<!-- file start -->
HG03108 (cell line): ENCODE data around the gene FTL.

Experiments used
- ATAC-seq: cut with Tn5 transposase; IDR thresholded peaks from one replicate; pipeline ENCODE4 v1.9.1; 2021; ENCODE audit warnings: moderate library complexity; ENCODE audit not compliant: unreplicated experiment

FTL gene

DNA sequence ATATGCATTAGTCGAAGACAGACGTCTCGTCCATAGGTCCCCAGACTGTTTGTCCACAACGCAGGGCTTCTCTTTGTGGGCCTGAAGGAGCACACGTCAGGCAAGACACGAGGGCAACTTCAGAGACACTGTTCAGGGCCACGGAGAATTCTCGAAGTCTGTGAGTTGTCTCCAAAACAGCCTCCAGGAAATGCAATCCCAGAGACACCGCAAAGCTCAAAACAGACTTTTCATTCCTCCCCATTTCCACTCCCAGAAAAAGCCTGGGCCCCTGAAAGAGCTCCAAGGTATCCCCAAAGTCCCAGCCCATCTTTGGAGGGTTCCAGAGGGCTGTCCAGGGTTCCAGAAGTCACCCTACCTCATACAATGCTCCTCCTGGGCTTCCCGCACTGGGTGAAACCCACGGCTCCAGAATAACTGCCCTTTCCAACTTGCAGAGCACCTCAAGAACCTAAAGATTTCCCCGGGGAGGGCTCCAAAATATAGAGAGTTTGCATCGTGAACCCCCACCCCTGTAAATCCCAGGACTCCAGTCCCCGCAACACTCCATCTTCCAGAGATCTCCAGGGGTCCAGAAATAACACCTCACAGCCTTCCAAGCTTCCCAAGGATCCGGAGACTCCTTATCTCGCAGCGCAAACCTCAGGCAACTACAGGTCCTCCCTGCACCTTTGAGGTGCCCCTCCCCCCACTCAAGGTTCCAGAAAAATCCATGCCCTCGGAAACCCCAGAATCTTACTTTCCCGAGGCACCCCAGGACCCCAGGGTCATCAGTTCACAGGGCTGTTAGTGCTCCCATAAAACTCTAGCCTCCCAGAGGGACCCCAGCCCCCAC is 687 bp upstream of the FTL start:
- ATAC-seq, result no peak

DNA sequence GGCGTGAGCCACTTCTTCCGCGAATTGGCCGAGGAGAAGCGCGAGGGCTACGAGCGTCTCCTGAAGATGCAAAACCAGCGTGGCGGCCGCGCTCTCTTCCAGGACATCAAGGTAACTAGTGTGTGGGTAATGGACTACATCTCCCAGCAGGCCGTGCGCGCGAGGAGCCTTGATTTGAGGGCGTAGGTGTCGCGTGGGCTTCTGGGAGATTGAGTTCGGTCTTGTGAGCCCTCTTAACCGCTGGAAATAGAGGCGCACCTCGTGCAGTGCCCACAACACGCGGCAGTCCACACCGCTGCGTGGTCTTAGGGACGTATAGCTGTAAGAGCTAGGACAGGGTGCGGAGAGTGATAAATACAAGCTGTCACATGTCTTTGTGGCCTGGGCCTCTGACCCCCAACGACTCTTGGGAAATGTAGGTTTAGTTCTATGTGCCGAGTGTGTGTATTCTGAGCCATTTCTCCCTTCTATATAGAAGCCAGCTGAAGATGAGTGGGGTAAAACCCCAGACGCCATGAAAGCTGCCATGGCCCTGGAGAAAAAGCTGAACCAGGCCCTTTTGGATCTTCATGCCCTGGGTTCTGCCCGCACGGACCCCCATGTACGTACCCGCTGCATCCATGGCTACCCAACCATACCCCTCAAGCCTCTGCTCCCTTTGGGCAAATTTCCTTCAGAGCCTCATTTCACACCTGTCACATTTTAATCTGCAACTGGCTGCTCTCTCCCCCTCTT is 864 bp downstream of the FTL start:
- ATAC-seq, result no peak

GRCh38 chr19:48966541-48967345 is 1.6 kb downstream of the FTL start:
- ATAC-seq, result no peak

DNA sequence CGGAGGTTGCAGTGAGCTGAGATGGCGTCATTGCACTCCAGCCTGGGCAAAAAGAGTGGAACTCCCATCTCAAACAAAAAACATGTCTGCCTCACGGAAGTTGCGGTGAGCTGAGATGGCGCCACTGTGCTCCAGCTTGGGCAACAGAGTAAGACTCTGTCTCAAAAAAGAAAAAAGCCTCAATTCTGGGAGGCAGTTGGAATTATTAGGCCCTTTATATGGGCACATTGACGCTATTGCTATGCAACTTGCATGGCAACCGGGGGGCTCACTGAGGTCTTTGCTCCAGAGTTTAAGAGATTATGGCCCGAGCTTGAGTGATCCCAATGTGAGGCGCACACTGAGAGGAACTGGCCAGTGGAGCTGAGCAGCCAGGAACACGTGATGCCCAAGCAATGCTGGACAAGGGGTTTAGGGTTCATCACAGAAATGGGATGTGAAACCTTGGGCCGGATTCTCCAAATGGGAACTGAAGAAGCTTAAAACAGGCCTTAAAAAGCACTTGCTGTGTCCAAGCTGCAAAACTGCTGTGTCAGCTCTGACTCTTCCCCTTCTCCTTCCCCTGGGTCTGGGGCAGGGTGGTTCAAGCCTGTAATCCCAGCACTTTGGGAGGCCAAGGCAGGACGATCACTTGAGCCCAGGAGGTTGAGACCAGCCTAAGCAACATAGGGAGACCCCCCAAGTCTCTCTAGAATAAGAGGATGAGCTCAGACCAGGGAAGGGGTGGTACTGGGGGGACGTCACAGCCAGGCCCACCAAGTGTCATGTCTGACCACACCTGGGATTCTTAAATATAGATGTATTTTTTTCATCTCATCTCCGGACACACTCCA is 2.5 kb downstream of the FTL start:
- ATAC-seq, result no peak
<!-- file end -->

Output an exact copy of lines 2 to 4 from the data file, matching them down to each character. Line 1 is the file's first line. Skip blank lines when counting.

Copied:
Experiments used
- ATAC-seq: cut with Tn5 transposase; IDR thresholded peaks from one replicate; pipeline ENCODE4 v1.9.1; 2021; ENCODE audit warnings: moderate library complexity; ENCODE audit not compliant: unreplicated experiment

FTL gene